However, Theodore’s actions here are all done with his eyes closed. He is focused on (and stimulated by) the physical pleasure generated through the other senses—especially those of touch and sound (as Samantha the AI communicates with him through an earbud)—rather than visually. At Samantha’s pleading of, “I want to see your face” (1:19:12), Theodore opens his eyes and realizes that this physical woman is not really Samantha. He stops his actions, and differentiates Samantha (the non-physical) and Isabella (the physical): Theodore looks away from Isabella, and at the disembodiment of Samantha, says, “This feels strange, I don’t know her”(1:19:36); he then looks back at Isabella and tells her, “I don’t know you” (1:19:38).
Theodore’s realization signals a move away from visual pleasure—his reaction of “I don’t know” suggests pleasure that function intellectually. His relationship with Samantha is not based on the visual, but through conversational pleasure and on understanding. Paralleling this scene with the first time that Theodore and Samantha engage in sexual intercourse, it is clearly more intimate for both parties when Samantha is not there “physically”. Nobody can be Samantha: she is an operating system who transcends everything in the physical world—and therefore necessarily the visual world.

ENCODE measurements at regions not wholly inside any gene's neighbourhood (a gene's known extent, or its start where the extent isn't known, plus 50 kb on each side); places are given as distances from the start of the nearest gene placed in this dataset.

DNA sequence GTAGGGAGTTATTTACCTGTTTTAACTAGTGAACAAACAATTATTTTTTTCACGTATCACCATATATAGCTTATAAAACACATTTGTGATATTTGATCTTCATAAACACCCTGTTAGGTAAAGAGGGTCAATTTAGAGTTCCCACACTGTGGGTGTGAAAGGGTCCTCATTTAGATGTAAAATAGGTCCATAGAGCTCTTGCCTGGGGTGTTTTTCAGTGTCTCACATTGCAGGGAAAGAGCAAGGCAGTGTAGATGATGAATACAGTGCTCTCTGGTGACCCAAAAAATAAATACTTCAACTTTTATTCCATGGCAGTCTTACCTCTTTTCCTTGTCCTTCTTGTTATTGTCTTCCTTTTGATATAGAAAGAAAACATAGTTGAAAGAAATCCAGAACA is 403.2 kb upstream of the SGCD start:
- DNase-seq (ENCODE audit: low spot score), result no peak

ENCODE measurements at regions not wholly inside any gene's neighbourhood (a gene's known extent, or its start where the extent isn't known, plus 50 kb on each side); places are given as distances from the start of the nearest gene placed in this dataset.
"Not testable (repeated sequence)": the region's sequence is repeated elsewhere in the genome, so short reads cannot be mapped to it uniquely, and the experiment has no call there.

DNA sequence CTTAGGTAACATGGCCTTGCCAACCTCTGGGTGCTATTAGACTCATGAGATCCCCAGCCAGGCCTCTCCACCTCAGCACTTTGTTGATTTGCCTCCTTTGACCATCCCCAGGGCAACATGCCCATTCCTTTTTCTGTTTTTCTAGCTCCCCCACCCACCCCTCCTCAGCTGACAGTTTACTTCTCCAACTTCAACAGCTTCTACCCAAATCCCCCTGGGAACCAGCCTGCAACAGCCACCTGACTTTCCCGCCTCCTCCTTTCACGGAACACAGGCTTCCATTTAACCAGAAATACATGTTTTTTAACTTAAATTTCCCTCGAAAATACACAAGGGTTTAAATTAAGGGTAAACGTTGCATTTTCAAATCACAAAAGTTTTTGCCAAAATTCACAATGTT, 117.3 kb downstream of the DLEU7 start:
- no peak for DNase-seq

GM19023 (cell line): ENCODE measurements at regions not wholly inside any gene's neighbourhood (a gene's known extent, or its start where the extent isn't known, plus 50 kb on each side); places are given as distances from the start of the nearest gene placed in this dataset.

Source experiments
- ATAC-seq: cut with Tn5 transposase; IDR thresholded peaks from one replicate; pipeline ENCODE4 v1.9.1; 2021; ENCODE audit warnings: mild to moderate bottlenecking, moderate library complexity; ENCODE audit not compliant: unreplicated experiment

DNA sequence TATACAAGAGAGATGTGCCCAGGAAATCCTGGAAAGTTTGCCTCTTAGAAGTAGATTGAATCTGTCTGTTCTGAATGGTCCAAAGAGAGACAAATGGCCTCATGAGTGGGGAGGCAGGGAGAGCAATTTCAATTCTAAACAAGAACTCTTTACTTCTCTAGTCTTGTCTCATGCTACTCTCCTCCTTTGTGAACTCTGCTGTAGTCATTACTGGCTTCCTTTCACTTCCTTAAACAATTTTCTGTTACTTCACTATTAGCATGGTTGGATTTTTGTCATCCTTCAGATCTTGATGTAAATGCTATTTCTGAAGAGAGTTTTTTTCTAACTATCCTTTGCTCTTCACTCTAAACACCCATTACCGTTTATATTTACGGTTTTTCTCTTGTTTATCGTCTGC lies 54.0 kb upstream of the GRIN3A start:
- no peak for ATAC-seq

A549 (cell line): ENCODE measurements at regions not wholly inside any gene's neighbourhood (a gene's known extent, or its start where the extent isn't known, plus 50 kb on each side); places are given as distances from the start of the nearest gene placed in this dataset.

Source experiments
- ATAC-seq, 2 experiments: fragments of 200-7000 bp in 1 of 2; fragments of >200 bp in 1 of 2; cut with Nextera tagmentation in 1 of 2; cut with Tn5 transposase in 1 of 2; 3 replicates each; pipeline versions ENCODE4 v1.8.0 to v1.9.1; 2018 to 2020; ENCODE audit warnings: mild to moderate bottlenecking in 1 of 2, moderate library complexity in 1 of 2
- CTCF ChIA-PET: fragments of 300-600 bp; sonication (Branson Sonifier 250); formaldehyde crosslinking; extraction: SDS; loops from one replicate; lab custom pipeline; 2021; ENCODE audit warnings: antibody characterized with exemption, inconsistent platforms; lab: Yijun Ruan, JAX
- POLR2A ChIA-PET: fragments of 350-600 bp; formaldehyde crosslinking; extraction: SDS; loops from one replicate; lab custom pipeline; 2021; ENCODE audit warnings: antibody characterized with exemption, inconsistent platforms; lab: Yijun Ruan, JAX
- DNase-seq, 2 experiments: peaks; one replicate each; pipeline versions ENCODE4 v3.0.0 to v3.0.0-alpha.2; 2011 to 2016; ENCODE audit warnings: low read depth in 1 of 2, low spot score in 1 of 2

But one could argue that the removal of the physical female body does not completely remove the oppressive form of the film narrative. This problem stems not from how the film is shot, but from the story itself: Samantha is an artificial intelligence that was originally made as “an intuitive entity that listens to you, understands you, and knows you” (10:45-10:51). Because of this, the question arises of whether or not Samantha acts on her own agency or based simply on the needs and wants of Theodore. The male fantasy is still, to a certain extent, being catered to—similarly to how Mulvey’s “spectator in direct scopophilic contact with the female form [is] displayed for his enjoyment” (13).